The CPR-C4 gene was identified through metagenomic sequencing of a water sample from a terrestrial hot-spring in Iceland, with conditions of 75 °C and pH 6.0. The gene is one of 442,373 sequenced genes in the total metagenome from this sample, forming part of a contig of over 400 kbp in length and comprised of 432 genes. This contig was classified as belonging to a bacterial organism within the CPR through taxonomic annotation (Fig. S1). BLAST (
      • Altschul S.F.
      • Gish W.
      • Miller W.
      • Myers E.W.
      • Lipman D.J.
      BLAST: Basic local alignment search tool.
      ) searches enabled assignment of known or predicted functions to only 30% of the contig gene products. CPR-C4 was part of the remaining 70% for which it was not possible to identify a putative function through sequence alone, resulting in its annotation as a hypothetical protein. When classifying the genes based on the phylum classification level of their most significant BLAST (
      • Altschul S.F.
      • Gish W.
      • Miller W.
      • Myers E.W.
      • Lipman D.J.
      BLAST: Basic local alignment search tool.
      ) hit, we found that almost three quarters were categorized as either Candidatus Adlerbacteria or some unclassified bacterial phylum, with the remainder mostly from other ‘Candidatus’ phyla.
      The CPR-C4 gene product was of particular interest as a hypothetical protein, with unknown function but showing extended conservation across CPR and non-CPR bacteria. Although searches of publicly available databases did not lead to assignment of any enzymatic domains or uncover potential structural homologs, BLAST (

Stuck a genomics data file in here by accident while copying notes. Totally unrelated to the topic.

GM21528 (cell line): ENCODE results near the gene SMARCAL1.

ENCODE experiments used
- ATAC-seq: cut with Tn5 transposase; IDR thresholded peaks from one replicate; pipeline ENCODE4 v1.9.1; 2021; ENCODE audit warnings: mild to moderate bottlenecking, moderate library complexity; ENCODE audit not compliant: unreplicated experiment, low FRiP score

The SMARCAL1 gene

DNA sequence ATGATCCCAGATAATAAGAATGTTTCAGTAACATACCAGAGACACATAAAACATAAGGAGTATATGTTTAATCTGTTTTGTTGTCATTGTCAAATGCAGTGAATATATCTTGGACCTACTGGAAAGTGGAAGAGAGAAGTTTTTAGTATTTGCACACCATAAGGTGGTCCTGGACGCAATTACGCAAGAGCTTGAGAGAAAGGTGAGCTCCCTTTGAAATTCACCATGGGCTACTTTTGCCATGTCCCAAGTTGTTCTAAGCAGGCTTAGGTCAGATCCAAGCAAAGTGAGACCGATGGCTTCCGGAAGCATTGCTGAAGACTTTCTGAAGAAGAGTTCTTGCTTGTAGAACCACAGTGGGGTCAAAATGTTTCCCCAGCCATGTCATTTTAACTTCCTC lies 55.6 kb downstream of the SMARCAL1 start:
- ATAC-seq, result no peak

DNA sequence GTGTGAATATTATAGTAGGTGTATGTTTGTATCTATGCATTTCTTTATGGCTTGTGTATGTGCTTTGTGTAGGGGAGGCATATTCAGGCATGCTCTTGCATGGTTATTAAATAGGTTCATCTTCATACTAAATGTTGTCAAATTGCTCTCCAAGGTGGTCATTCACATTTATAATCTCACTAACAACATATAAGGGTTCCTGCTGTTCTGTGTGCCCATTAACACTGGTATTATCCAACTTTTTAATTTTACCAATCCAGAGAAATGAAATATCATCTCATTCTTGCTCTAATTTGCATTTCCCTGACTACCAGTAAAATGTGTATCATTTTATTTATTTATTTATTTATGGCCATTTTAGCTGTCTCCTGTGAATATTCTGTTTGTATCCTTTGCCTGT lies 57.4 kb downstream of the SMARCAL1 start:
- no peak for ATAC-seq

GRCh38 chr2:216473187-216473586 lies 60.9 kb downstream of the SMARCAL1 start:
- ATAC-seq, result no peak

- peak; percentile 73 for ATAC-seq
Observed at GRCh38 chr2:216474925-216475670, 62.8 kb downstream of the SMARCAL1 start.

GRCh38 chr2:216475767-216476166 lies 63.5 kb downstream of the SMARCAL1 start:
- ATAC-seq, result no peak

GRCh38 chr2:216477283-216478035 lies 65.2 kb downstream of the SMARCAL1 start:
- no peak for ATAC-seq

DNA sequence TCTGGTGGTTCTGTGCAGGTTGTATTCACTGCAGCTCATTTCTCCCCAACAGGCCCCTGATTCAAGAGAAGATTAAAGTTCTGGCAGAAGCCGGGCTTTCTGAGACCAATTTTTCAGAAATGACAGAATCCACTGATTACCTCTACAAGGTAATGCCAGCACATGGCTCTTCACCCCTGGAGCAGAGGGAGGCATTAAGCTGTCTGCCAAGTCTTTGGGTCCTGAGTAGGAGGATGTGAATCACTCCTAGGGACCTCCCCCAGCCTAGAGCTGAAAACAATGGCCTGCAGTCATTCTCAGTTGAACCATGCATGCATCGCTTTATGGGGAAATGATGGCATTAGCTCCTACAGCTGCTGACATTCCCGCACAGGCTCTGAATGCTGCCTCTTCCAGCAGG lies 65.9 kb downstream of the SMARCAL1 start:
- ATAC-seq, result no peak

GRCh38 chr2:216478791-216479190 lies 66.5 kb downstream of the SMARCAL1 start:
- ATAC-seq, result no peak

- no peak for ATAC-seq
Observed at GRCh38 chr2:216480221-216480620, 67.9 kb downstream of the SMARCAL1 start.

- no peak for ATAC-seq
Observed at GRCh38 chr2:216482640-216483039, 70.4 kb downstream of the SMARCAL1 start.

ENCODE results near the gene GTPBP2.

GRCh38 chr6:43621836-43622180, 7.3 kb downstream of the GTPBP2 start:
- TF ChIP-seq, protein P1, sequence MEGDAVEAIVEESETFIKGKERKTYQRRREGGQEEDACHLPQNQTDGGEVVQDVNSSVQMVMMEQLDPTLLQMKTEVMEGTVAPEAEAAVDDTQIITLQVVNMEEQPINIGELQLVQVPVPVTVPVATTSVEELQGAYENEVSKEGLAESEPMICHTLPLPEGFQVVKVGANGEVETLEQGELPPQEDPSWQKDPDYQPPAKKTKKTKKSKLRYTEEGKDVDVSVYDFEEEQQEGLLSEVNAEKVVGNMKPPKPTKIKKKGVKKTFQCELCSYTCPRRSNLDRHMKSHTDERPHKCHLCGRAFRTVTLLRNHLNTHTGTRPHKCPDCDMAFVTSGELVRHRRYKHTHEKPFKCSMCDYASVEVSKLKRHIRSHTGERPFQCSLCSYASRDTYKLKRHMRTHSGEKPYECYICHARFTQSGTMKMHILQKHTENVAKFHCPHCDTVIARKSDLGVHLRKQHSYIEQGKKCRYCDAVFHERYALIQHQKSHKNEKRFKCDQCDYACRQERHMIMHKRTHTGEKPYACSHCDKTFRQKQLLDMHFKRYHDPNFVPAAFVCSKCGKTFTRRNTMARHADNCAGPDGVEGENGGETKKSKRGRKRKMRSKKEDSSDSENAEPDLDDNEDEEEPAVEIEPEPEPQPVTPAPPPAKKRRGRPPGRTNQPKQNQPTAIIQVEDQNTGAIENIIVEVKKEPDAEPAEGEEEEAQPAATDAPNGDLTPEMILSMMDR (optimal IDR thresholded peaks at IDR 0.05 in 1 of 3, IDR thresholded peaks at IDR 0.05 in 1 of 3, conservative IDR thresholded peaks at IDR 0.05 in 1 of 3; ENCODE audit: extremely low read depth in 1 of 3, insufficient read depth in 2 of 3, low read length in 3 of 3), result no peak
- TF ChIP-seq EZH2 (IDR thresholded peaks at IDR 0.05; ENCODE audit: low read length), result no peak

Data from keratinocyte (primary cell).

• Altschul S.F.
      • Gish W.
      • Miller W.
      • Myers E.W.
      • Lipman D.J.
      BLAST: Basic local alignment search tool.
      ) identified hundreds of hypothetical proteins with significant sequence similarity to CPR-C4 (over 400 with an E value < 1e−50). The CPR-C4 gene and its neighbors are shown in Figure 1A, which indicates that CPR-C4 is transcribed in the opposite direction to its flanking genes. Genes encoding proteins for ABC transport systems were identified adjacent to CPR-C4, though similar genes were not identified in proximity to CPR-C4 homologs in Candidatus Kaiserbacteria and Candidatus Adlerbacteria genomes. The gene position therefore does not offer any potential function for CPR-C4, though the sequence analysis points to an important and conserved protein in the CPR and beyond.
      Figure thumbnail gr1
      Figure 1CPR-C4 gene location and residue conservation. A, region of the contig containing the CPR-C4 gene and its neighbors, with predicted functions of gene products stated where annotation has been possible. Predicted genes are depicted as arrows following the strand direction of transcription and are color coded by the phylum classification level of their most significant BLAST (
      • Altschul S.F.
      • Gish W.
      • Miller W.
      • Myers E.W.
      • Lipman D.J.
      BLAST: Basic local alignment search tool.
      ) hit: yellow = unclassified bacteria; pale purple = Candidatus Adlerbacteria; white = unknown. B, amino acid sequence of the CPR-C4 protein, with residues conserved in ≥90% of instances in the CP01A subfamily shown in blue. Residues falling within the subfamily core region are underlined. 99.9% conserved residues C61 and H93 (following CPR-C4 numbering) are boxed in red. C, percentage conservation of residue identities within the CP01A subfamily core region generated using the 3DM alignment statistics tool following 3DM numbering. Green bars represent conservation of over 50% at that residue position; gray bars show conservation less than 50% at that position. The 99.9% conserved C61 and H93 (CPR-C4 numbering) are at positions 62 and 94, respectively. CPR, Candidate Phyla Radiation.
      Deeper sequence analysis with the 3DM software (
      • Kuipers R.K.
      • Joosten H.-J.
      • van Berkel W.J.H.
      • Leferink N.G.H.
      • Rooijen E.
      • Ittmann E.
      • van Zimmeren F.
      • Jochens H.
      • Bornscheuer U.
      • Vriend G.
      • dos Santos V.A.P.M.
      • Schaap P.J.
      3DM: Systematic analysis of heterogeneous superfamily data to discover protein functionalities.